Chau, Landi, and Reilly presented their report at the American Public Health Association meeting this month in Boston. The findings also might run in a national medical journal.
Chau says volunteering at the clinic was a life-changing experience. Initially, he signed on for one year, but decided to stay two more. He volunteered 10 hours a week, while taking on a full course load at URI.
One of the highlights was tracking down free medication for a patient who had lost her health insurance. She was a diabetic and had high cholesterol, so her drugs were crucial to keep her healthy.
“I’ll never forget the experience,” Chau says. “It was great sitting in on her doctor’s visit and then being able to track down free medication for her. I felt like I was doing something really worthwhile.”
Landi also says the experience was fulfilling. “It was our first real patient interaction,” says Landi, a volunteer for three years. “I went into pharmacy school thinking medication, medication, and medication. But it really is about the patient. It’s great to know we really can make a difference. The HPV vaccine we’re offering can help prevent cervical cancer in our patients and that’s an amazing feeling.”
She also enjoyed assisting patients who can’t afford health insurance. “The patients at the clinic need a health care team to help them. Without the clinic, our patients wouldn’t be able to see a doctor. The clinic really has made a difference, in both the patients’ lives and my own.”
Reilly, a volunteer for over two years, appreciates the opportunity to give back. “It’s nice to know you’re making a difference, even in a small way.” One of her highlights was presenting the team’s paper to health and science groups throughout the region. “It was a great first step preparing me for my career as a pharmacist.”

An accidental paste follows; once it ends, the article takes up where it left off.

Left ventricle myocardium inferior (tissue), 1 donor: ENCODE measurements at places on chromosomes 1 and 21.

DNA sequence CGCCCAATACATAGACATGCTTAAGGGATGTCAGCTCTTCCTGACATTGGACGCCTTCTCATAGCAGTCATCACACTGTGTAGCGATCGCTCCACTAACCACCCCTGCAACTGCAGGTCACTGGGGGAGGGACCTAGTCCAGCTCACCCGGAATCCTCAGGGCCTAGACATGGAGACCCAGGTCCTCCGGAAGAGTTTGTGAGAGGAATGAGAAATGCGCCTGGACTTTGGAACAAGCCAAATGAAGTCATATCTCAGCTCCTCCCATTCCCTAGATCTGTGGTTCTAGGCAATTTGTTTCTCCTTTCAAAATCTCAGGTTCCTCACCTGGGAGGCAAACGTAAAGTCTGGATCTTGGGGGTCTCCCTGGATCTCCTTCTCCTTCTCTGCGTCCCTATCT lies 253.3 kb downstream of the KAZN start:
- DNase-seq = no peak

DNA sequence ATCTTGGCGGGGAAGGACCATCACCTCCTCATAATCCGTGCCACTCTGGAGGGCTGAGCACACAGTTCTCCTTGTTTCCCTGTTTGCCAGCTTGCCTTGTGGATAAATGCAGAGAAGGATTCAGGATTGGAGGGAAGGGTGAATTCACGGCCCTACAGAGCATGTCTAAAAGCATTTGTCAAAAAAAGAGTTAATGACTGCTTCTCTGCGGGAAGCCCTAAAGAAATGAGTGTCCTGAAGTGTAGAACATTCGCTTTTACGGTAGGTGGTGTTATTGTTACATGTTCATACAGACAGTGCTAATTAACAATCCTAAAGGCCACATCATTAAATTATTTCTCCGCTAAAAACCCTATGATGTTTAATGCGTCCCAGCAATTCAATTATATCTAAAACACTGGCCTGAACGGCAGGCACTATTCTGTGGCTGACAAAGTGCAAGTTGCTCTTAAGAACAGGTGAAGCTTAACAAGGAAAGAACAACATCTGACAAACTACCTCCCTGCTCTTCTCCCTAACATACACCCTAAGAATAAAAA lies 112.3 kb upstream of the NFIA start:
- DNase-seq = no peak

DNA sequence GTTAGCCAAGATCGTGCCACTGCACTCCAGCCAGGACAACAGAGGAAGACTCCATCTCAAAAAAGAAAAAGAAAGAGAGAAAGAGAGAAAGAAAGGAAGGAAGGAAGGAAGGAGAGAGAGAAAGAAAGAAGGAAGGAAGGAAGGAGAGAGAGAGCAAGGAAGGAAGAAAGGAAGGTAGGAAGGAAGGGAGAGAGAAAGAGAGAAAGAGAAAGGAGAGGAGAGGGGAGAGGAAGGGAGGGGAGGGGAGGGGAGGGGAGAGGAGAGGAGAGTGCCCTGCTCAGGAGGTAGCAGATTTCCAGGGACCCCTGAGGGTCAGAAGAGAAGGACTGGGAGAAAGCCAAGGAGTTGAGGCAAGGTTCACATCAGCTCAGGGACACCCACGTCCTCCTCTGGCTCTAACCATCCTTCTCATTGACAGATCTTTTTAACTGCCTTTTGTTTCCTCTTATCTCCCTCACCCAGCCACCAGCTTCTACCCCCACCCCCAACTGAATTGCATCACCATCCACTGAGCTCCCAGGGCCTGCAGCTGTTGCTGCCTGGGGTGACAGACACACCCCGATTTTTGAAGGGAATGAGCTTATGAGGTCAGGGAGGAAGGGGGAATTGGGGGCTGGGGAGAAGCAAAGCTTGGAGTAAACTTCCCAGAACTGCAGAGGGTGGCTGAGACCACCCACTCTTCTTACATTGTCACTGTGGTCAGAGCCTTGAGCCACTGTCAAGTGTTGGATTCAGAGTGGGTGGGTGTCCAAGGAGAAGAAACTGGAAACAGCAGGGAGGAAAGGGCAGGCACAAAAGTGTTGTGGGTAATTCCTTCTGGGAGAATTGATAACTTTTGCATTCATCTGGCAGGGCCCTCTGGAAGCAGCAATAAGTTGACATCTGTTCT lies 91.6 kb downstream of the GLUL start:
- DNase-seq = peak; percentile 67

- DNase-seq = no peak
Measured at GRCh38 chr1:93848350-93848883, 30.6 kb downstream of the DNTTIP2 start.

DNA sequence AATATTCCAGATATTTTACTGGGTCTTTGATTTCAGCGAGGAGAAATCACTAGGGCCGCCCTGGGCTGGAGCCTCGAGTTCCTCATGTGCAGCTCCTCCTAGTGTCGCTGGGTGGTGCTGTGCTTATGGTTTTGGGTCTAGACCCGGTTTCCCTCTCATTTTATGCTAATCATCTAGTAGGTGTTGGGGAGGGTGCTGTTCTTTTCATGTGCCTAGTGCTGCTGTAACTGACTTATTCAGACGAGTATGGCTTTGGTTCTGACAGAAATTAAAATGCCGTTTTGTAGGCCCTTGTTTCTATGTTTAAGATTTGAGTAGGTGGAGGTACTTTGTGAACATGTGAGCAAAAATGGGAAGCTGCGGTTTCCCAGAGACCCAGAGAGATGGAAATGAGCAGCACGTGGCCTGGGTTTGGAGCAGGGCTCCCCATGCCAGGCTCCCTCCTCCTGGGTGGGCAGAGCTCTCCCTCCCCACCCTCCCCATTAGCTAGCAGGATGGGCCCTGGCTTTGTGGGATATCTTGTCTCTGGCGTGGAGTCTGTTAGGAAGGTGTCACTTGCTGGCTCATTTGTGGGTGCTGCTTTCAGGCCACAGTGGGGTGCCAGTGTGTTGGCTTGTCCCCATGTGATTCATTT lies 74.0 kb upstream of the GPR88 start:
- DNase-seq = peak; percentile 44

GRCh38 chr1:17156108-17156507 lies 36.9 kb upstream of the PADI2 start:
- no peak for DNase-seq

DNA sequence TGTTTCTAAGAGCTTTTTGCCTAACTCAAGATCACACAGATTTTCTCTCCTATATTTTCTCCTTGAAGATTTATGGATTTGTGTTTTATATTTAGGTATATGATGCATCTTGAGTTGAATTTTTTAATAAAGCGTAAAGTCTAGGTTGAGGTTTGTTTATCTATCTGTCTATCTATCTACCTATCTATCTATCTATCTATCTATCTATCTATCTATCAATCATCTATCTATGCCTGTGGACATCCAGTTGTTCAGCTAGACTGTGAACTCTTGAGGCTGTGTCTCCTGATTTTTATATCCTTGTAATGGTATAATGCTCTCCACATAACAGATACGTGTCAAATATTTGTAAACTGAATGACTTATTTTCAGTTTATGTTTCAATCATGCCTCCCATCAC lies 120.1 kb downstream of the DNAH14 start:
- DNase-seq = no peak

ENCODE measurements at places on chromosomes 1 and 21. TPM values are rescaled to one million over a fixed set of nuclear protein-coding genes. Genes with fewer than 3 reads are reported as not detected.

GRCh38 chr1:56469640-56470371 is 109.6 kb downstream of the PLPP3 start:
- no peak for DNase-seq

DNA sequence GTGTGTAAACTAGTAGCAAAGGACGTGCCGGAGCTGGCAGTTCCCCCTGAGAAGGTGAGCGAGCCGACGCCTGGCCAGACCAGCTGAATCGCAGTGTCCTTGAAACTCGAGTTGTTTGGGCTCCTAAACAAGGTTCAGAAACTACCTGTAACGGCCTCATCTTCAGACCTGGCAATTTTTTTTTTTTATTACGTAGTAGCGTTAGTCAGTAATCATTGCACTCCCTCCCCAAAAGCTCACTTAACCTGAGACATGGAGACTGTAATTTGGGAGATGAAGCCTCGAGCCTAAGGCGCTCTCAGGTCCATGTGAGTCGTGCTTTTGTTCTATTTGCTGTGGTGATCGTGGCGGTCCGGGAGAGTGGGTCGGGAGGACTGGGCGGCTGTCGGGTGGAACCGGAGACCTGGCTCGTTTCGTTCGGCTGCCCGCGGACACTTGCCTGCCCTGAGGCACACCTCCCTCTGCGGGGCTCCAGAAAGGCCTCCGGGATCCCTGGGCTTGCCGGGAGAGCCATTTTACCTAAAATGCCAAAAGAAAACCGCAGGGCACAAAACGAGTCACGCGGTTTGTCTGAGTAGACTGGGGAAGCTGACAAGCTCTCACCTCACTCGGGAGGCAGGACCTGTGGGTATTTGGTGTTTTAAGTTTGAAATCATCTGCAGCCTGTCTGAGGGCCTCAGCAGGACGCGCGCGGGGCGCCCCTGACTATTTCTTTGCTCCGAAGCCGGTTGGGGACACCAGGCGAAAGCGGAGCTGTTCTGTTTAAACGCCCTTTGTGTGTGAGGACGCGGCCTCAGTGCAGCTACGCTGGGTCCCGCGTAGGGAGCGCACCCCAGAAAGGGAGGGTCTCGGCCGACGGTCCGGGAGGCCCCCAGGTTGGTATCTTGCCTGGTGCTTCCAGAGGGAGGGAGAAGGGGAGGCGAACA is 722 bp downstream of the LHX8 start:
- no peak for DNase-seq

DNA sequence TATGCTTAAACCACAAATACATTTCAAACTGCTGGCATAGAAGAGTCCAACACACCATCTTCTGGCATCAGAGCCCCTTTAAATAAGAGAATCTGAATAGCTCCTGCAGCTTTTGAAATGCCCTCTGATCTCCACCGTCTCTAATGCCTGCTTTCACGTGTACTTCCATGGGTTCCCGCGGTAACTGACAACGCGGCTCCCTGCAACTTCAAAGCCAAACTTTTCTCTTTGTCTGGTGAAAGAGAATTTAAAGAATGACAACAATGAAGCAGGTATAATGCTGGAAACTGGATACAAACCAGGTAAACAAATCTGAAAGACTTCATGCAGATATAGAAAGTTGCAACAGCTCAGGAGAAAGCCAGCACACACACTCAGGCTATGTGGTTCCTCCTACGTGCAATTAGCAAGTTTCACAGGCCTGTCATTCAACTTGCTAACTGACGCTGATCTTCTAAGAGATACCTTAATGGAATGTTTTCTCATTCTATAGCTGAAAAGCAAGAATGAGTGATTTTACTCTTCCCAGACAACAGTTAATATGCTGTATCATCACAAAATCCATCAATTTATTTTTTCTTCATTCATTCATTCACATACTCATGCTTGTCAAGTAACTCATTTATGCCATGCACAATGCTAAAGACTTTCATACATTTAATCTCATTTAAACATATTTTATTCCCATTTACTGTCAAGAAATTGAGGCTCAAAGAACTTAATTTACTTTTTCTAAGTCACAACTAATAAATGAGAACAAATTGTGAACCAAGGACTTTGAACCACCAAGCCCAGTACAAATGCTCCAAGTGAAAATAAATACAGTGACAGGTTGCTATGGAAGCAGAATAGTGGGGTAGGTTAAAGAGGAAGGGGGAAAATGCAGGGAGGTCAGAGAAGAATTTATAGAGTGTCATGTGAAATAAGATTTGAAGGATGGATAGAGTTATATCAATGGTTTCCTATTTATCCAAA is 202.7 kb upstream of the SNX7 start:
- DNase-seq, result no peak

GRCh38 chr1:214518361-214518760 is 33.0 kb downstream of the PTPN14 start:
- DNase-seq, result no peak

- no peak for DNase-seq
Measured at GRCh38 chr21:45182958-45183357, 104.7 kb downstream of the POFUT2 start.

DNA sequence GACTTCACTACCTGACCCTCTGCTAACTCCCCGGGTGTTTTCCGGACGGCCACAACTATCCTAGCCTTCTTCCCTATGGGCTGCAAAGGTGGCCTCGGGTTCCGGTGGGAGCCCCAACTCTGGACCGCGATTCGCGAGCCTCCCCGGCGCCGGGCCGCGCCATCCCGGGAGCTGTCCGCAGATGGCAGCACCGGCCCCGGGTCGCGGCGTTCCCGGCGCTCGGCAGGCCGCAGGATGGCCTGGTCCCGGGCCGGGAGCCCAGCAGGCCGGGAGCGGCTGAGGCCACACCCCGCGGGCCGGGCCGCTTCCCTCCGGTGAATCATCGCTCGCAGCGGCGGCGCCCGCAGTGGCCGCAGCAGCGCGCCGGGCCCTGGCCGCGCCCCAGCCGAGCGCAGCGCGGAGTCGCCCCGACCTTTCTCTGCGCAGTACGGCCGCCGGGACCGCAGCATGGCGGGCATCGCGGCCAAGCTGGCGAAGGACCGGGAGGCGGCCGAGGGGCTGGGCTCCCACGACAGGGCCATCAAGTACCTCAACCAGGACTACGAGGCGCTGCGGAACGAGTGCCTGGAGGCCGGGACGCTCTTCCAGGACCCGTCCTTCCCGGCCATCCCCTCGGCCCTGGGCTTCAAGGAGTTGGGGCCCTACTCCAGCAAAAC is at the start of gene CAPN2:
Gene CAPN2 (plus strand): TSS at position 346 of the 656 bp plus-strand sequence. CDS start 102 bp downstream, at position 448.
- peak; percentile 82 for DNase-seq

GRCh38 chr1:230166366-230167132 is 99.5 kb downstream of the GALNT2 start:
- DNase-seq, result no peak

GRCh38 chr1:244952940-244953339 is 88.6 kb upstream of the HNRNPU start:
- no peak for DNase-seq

Clinica Esperanza/Hope Clinic is a free, largely volunteer clinic in the Olneyville neighborhood in Providence’s West End. The neighborhood has about 5,500 residents, of which 66 percent are Hispanic. The median family income for the clinic’s patients is about $19,000.
The clinic offers treatment for chronic conditions such as diabetes, high blood pressure, and high cholesterol. An obstetrician/gynecologist operates a women’s clinic Friday afternoons. The clinic is open Tuesday and Thursday nights from 5 to 9 p.m.
De Groot, the clinic’s volunteer medical director, says she is proud of the URI students’ work at the clinic and welcomes other student volunteers.
To cover operating costs, the clinic depends on grants and private donations. A “virtual fundraiser” for the clinic will be held Friday, Nov. 29, at Fundraiser.
Photo above, left to right: Melissa Reilly, Jeff Chau and Macayla Landi, all pharmacy students at the University of Rhode Island. The students conducted a survey and wrote a paper about the importance of educating people about getting vaccinated against HPV, a sexually transmitted virus that can cause cancer in both women and men. Photo courtesy of Dr. Annie De Groot.